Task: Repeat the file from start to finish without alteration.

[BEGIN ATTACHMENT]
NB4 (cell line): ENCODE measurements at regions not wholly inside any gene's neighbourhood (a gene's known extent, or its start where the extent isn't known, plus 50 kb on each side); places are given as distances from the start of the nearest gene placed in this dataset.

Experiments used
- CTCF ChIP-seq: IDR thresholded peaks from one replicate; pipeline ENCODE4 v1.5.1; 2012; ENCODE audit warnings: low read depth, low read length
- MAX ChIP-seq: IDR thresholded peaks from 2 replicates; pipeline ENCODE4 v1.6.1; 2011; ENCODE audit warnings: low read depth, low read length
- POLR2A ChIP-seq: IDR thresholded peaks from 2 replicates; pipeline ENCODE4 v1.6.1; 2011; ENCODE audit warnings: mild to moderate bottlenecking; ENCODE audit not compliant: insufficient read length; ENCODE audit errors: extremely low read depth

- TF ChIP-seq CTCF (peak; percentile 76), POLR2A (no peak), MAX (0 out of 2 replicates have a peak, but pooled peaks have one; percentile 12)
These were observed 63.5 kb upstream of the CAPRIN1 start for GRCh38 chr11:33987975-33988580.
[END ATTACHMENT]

NB4 (cell line): ENCODE measurements at regions not wholly inside any gene's neighbourhood (a gene's known extent, or its start where the extent isn't known, plus 50 kb on each side); places are given as distances from the start of the nearest gene placed in this dataset.

Experiments used
- CTCF ChIP-seq: IDR thresholded peaks from one replicate; pipeline ENCODE4 v1.5.1; 2012; ENCODE audit warnings: low read depth, low read length
- MAX ChIP-seq: IDR thresholded peaks from 2 replicates; pipeline ENCODE4 v1.6.1; 2011; ENCODE audit warnings: low read depth, low read length
- POLR2A ChIP-seq: IDR thresholded peaks from 2 replicates; pipeline ENCODE4 v1.6.1; 2011; ENCODE audit warnings: mild to moderate bottlenecking; ENCODE audit not compliant: insufficient read length; ENCODE audit errors: extremely low read depth

- TF ChIP-seq CTCF (peak; percentile 76), POLR2A (no peak), MAX (0 out of 2 replicates have a peak, but pooled peaks have one; percentile 12)
These were observed 63.5 kb upstream of the CAPRIN1 start for GRCh38 chr11:33987975-33988580.